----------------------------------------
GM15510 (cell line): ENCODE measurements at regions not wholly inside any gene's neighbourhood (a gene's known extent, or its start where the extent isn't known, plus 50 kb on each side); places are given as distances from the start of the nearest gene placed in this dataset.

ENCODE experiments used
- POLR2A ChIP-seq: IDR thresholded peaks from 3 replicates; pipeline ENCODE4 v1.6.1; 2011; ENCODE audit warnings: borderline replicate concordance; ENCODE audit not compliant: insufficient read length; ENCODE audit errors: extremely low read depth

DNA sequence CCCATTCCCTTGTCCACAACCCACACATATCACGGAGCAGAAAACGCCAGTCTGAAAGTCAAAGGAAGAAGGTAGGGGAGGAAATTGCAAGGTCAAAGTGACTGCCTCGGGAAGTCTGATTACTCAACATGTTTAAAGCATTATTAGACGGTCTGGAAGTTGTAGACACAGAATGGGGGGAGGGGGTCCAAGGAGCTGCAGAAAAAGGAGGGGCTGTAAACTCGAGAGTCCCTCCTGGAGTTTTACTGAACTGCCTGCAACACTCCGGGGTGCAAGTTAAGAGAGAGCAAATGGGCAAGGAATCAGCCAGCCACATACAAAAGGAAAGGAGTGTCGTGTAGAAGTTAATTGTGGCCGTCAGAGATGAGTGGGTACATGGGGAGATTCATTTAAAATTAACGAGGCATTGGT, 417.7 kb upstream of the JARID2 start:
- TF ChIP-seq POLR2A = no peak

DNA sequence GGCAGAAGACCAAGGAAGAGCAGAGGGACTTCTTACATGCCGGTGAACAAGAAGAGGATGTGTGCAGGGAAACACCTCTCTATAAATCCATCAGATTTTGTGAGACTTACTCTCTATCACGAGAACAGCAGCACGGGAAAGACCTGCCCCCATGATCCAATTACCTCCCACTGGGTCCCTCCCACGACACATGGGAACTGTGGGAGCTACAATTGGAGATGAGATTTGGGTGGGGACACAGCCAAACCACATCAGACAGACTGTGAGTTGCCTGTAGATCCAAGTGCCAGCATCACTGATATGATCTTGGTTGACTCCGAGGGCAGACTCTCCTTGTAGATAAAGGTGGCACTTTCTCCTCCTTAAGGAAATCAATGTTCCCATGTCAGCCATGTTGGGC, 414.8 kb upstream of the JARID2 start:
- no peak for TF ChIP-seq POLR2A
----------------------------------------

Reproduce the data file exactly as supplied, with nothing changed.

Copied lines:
GM15510 (cell line): ENCODE measurements at regions not wholly inside any gene's neighbourhood (a gene's known extent, or its start where the extent isn't known, plus 50 kb on each side); places are given as distances from the start of the nearest gene placed in this dataset.

ENCODE experiments used
- POLR2A ChIP-seq: IDR thresholded peaks from 3 replicates; pipeline ENCODE4 v1.6.1; 2011; ENCODE audit warnings: borderline replicate concordance; ENCODE audit not compliant: insufficient read length; ENCODE audit errors: extremely low read depth

DNA sequence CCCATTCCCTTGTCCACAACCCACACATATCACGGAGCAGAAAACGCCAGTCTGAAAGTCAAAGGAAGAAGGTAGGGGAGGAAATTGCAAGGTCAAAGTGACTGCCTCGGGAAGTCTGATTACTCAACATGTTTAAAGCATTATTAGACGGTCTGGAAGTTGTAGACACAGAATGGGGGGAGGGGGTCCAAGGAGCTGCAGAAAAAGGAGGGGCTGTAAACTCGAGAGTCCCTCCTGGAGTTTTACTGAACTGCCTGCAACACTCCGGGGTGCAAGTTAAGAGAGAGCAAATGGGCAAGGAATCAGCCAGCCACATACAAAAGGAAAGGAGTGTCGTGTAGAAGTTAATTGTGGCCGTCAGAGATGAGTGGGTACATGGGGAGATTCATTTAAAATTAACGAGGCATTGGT, 417.7 kb upstream of the JARID2 start:
- TF ChIP-seq POLR2A = no peak

DNA sequence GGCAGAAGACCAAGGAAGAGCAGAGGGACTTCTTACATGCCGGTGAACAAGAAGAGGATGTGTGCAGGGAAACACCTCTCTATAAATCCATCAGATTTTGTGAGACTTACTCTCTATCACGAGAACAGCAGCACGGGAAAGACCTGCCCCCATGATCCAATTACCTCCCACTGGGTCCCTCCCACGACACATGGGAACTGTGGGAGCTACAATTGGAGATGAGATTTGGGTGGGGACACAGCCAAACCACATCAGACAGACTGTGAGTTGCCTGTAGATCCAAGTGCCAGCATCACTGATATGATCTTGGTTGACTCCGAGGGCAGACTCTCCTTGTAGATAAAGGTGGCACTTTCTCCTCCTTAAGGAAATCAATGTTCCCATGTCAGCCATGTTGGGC, 414.8 kb upstream of the JARID2 start:
- no peak for TF ChIP-seq POLR2A